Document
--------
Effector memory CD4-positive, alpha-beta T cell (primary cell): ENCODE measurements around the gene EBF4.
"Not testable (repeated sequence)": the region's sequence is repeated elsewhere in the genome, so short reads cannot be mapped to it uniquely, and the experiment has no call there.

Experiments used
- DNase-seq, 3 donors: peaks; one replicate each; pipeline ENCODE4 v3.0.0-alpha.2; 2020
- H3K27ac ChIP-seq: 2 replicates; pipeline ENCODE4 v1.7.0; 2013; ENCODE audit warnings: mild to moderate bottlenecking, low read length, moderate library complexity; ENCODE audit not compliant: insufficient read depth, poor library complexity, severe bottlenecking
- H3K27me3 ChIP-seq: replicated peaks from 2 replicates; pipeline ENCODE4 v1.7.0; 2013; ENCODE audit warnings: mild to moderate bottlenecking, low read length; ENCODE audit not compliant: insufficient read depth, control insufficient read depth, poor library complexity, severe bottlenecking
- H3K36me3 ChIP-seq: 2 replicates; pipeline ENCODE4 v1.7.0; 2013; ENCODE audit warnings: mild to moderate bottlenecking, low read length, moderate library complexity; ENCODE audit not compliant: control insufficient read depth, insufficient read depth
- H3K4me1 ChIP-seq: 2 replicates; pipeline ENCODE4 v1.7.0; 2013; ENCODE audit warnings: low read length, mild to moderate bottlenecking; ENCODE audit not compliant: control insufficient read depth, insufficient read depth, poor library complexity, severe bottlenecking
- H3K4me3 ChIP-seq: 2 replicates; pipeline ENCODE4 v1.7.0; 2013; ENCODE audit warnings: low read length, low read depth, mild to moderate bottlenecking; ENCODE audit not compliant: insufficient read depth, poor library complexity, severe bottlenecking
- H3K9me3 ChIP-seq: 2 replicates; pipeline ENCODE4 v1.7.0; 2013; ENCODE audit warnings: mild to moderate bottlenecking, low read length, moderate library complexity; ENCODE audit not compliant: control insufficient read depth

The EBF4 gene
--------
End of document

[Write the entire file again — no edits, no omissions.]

Effector memory CD4-positive, alpha-beta T cell (primary cell): ENCODE measurements around the gene EBF4.
"Not testable (repeated sequence)": the region's sequence is repeated elsewhere in the genome, so short reads cannot be mapped to it uniquely, and the experiment has no call there.

Experiments used
- DNase-seq, 3 donors: peaks; one replicate each; pipeline ENCODE4 v3.0.0-alpha.2; 2020
- H3K27ac ChIP-seq: 2 replicates; pipeline ENCODE4 v1.7.0; 2013; ENCODE audit warnings: mild to moderate bottlenecking, low read length, moderate library complexity; ENCODE audit not compliant: insufficient read depth, poor library complexity, severe bottlenecking
- H3K27me3 ChIP-seq: replicated peaks from 2 replicates; pipeline ENCODE4 v1.7.0; 2013; ENCODE audit warnings: mild to moderate bottlenecking, low read length; ENCODE audit not compliant: insufficient read depth, control insufficient read depth, poor library complexity, severe bottlenecking
- H3K36me3 ChIP-seq: 2 replicates; pipeline ENCODE4 v1.7.0; 2013; ENCODE audit warnings: mild to moderate bottlenecking, low read length, moderate library complexity; ENCODE audit not compliant: control insufficient read depth, insufficient read depth
- H3K4me1 ChIP-seq: 2 replicates; pipeline ENCODE4 v1.7.0; 2013; ENCODE audit warnings: low read length, mild to moderate bottlenecking; ENCODE audit not compliant: control insufficient read depth, insufficient read depth, poor library complexity, severe bottlenecking
- H3K4me3 ChIP-seq: 2 replicates; pipeline ENCODE4 v1.7.0; 2013; ENCODE audit warnings: low read length, low read depth, mild to moderate bottlenecking; ENCODE audit not compliant: insufficient read depth, poor library complexity, severe bottlenecking
- H3K9me3 ChIP-seq: 2 replicates; pipeline ENCODE4 v1.7.0; 2013; ENCODE audit warnings: mild to moderate bottlenecking, low read length, moderate library complexity; ENCODE audit not compliant: control insufficient read depth

The EBF4 gene